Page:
For those looking to act, GCORR offers resources for faith communities and individuals working towards racial justice, below are some resources to consider:
- Racial Justice Prayer & Action Challenge
- Racial Justice Conversation Guide
- Anti-Racism Starts: Do’s and Don’ts
- 8 Ways Church Leaders Can Move the Conversation Forward
- Overt and Covert Racism
- How to Share Video Evidence of Racial Trauma Honorably
- More resources centered on prayer and racial justice
For additional resources, explore our resource website: www.r2hub.org.
Read "Letter from a Birmingham Jail"
What is Critical Race Theory and What Christians Should Know
Critical Race Theory Infographic Series and a panel discussion on Critical Race Theory, from GCORR, the United Methodist General Commission on Religion and Race.
Learn more about race and racism from a variety of perspectives.
“Expanding the Table” — New GCORR Podcast on Practicing Anti-Racism
Listen to GCORR's new podcast here, on Spotify, and Amazon Music. You can watch the video podcast here.
White Too Long: Book Talk with Robert P. Jones presented by the National Center for Civil and Human Rights
Take action in your own life
by lovingly correcting racism when you see it from your loved ones, coworkers, friends, and neighbors.
Google "anti racist talking points" or "talking to your family about racism" for some helpful ideas.
Vote and stay informed
Make sure you're registered to vote, find your polling place, and see a sample ballot to make informed decisions at the Georgia My Voter Page. In between election cycles, stay informed of local, state, and national politics.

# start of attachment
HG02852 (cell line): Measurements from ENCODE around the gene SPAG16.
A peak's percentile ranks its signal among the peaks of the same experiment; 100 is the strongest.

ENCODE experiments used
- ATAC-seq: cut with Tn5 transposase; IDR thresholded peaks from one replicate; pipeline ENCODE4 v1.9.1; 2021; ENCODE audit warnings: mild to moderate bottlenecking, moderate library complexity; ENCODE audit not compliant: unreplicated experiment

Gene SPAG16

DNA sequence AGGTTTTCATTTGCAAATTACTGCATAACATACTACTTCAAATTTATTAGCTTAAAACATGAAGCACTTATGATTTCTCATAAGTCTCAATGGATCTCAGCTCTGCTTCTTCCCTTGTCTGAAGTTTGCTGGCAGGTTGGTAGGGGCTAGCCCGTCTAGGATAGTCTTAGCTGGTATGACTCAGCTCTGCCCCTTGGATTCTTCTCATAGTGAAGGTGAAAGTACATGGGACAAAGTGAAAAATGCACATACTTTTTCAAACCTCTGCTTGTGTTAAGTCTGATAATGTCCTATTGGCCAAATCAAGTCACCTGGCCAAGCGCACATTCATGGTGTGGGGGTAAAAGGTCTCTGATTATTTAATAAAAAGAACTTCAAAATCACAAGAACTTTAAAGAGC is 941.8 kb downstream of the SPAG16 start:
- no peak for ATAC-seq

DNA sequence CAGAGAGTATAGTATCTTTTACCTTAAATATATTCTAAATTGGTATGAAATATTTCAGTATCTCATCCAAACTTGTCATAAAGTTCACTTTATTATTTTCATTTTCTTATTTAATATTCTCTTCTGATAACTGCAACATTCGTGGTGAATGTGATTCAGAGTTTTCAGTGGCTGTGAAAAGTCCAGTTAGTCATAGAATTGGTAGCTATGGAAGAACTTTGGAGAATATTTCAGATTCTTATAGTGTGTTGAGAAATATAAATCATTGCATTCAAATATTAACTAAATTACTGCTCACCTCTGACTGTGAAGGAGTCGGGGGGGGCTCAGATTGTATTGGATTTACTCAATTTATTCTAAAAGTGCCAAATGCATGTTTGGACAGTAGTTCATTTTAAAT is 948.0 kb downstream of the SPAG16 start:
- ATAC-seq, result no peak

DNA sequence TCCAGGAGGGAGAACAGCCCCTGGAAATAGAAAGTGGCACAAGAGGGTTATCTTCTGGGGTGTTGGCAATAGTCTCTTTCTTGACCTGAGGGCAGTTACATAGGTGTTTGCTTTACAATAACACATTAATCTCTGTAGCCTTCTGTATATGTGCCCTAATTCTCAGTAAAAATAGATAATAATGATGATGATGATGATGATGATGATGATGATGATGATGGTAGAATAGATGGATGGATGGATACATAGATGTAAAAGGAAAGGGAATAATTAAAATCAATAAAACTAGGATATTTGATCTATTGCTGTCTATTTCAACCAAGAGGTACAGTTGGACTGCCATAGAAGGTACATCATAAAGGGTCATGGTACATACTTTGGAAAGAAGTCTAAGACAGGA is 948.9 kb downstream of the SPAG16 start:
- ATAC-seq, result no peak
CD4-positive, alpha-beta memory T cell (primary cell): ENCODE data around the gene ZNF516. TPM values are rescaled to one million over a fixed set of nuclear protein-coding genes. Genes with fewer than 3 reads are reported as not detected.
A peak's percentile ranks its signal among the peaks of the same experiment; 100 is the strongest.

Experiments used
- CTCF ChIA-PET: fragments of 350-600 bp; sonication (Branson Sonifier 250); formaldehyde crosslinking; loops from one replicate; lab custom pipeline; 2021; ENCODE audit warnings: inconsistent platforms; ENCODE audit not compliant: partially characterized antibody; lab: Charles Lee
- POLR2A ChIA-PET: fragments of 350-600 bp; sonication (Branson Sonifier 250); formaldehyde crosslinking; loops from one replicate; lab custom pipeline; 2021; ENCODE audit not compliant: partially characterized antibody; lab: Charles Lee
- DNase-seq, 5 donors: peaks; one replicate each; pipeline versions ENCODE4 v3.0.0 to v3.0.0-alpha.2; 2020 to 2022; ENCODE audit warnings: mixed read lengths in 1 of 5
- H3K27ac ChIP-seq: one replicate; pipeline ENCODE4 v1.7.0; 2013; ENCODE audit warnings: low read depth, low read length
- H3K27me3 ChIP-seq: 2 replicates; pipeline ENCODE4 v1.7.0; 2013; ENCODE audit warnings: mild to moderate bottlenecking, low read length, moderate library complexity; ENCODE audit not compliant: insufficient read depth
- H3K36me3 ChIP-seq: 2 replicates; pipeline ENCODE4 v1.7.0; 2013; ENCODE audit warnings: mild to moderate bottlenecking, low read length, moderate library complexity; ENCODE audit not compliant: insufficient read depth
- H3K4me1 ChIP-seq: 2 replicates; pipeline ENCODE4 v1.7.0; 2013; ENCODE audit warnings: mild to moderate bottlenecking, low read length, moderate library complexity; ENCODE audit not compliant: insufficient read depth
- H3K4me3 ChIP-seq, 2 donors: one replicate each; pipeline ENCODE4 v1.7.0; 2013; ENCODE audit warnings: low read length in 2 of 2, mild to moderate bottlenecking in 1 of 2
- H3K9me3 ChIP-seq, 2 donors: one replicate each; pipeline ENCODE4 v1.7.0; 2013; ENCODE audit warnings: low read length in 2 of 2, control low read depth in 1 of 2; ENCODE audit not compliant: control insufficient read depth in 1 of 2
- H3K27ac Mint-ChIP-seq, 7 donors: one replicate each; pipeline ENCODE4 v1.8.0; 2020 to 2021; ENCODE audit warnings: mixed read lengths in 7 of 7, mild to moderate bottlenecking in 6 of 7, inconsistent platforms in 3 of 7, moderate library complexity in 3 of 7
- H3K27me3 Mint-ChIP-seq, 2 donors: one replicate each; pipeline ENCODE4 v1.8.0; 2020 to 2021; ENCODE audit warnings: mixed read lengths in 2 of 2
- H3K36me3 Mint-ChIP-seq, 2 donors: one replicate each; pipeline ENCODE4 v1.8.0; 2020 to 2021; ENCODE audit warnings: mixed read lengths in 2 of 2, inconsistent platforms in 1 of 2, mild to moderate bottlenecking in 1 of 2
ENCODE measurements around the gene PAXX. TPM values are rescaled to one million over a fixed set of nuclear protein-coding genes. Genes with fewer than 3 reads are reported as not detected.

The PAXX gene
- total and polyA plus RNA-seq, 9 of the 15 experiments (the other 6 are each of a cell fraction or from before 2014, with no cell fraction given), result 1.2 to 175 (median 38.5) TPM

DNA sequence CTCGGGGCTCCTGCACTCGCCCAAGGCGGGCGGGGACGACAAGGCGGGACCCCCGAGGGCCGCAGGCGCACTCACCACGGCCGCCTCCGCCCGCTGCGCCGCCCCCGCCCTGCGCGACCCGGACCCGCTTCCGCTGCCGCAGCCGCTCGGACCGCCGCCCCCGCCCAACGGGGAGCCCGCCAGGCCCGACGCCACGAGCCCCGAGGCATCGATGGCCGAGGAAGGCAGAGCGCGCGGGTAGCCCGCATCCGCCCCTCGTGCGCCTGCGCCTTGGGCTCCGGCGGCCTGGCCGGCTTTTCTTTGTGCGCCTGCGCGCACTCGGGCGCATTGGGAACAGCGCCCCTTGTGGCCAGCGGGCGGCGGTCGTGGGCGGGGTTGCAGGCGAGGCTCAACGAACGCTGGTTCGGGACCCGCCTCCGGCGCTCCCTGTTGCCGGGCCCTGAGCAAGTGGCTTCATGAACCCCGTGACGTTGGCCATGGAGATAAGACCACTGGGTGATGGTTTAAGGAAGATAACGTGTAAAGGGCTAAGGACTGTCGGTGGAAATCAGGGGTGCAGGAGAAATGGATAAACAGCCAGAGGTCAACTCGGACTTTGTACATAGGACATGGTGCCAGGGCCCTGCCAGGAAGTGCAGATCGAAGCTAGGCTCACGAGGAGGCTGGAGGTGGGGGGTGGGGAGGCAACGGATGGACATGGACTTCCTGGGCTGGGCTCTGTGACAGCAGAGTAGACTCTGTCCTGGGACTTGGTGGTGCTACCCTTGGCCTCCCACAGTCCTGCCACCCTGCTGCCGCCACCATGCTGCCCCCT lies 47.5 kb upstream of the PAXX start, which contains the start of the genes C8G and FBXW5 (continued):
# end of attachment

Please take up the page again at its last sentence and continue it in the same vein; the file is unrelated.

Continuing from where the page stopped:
From how to build a relationship with your elected officials to writing a letter to the editor, to holding an issue forum, the North Carolina UMC Conference Board of Church and Society created these easy to use Advocacy How-To Guides.
Get involved with local or national organizations already doing this important work.
Many members have asked for our church to start a new initiative or program to combat racism in our community, but we feel very strongly that we do not need to reinvent what others are already doing well! We encourage you to volunteer with and donate to reputable nonprofits making a difference.
The Justice Reform Project - formerly Georgia Justice Project - offers virtual events designed to educate and engage community members on a variety of criminal justice reform issues in the Talk Justice Tuesday Series.